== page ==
Low season is also when the tropics turn up their charm, luring tourists with festivals and events. Among the annual notables are Jamaica's Red Stripe Reggae Sumfest (July 16 to 22), the Caribbean's premier reggae gathering, and Tortola's BVI Emancipation Festival (now in its 52nd year, July 28 to August 12), a two-week carnival with parades, music, food and contests. Check the Calendar of Events at the Caribbean Tourism Organization website (doitcaribbean.com) for happenings in your destination.
Of course, there are drawbacks to low-season travel. Though arrivals generally drop, a spike of European vacationers in July and August can lead to elbow-bumping select parts of the Dominican Republic and Mexico. Some restaurants and stores only open during high season, and hotels may use these months for renovation. Ask what construction work is scheduled for your property before making reservations, and request a room remote from noise and debris -- or stay elsewhere. They'll be happy to have you.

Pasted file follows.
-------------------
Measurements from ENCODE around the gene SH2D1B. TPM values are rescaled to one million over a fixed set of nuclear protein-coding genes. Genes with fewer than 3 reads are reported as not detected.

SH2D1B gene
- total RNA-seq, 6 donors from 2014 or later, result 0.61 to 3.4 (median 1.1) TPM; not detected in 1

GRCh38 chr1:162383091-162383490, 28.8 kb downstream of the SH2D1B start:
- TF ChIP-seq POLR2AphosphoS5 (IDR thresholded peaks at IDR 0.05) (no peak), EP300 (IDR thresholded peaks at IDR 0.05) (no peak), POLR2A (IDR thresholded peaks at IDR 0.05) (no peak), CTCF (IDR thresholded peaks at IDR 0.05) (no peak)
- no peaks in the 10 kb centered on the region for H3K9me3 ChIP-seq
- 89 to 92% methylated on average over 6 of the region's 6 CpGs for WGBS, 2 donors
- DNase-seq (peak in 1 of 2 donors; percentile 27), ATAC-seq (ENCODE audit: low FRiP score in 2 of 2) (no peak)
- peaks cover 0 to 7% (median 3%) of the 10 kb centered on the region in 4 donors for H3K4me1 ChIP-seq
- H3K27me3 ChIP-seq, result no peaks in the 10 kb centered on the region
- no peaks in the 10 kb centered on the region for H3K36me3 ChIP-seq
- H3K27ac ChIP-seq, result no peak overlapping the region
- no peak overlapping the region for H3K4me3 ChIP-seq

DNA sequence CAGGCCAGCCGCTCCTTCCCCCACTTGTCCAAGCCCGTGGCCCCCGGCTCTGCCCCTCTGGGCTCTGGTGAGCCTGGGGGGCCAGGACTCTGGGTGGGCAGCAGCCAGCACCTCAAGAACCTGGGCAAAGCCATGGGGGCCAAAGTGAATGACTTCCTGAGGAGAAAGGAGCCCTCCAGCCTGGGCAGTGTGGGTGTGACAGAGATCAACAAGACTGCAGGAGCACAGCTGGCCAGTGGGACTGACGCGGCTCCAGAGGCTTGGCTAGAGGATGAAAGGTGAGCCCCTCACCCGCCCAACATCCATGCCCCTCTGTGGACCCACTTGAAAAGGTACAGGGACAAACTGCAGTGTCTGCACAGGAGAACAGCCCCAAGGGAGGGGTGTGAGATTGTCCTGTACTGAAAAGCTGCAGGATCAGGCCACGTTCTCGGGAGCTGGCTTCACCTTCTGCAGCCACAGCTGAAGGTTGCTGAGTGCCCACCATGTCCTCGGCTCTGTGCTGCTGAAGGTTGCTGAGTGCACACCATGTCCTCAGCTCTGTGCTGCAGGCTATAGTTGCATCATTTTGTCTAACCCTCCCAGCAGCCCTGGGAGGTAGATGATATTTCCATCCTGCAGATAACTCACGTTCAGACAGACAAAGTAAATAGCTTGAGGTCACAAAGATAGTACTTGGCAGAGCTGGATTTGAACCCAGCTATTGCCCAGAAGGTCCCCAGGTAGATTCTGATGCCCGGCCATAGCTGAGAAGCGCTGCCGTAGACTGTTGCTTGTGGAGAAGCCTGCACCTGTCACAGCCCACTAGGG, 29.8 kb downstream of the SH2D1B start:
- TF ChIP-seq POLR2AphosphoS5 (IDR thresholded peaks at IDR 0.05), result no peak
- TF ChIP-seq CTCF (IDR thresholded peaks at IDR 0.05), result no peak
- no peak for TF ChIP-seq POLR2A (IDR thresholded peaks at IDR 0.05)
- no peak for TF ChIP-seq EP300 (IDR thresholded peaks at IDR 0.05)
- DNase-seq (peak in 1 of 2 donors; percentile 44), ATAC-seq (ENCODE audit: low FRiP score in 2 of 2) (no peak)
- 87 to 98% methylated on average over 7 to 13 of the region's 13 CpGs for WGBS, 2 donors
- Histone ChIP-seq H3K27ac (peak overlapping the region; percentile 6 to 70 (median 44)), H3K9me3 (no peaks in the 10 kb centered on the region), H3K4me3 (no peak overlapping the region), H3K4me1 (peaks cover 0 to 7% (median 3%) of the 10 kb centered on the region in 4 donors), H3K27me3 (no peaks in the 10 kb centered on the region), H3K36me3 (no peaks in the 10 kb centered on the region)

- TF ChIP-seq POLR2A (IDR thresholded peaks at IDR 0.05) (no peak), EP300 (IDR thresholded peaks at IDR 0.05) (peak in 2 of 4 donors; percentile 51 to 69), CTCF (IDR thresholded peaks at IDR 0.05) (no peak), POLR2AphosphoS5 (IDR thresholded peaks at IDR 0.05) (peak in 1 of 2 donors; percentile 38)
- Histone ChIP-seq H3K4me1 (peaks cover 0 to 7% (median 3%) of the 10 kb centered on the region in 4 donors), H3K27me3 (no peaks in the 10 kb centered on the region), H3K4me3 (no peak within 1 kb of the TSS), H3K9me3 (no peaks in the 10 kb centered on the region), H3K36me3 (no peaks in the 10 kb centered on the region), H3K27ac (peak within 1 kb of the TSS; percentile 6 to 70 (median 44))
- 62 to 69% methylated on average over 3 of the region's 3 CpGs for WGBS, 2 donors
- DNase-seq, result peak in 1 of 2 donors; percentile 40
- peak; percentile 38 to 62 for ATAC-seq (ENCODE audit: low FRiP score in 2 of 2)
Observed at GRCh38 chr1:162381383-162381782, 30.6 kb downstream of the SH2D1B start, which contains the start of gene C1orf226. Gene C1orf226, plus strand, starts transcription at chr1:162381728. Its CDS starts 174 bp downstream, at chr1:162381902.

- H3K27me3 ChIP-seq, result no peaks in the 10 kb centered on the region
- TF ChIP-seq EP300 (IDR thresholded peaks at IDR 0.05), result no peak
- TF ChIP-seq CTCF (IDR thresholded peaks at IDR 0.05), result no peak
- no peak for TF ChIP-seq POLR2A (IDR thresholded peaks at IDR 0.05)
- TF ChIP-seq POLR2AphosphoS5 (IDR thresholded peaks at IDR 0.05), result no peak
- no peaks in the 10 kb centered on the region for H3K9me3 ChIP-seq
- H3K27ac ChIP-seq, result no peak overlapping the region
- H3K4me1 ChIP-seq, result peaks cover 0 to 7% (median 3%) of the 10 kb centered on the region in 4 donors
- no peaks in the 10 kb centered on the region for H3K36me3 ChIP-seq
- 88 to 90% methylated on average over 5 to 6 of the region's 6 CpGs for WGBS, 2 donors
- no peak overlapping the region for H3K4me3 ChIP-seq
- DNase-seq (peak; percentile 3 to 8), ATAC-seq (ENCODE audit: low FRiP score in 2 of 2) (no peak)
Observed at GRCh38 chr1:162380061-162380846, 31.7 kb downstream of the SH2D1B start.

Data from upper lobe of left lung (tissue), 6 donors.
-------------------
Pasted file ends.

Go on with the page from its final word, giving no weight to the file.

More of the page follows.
Due to its northerly latitude -- jutting defiantly out in the Atlantic about 600 miles east of North Carolina -- Bermuda's tourist seasons run opposite to that of the Caribbean proper. Falling in line with summer vacations, Bermuda high season, from May through August, is a time when children can find playmates and water temperatures are ideal, averaging in the low 80s -- just like the air temps.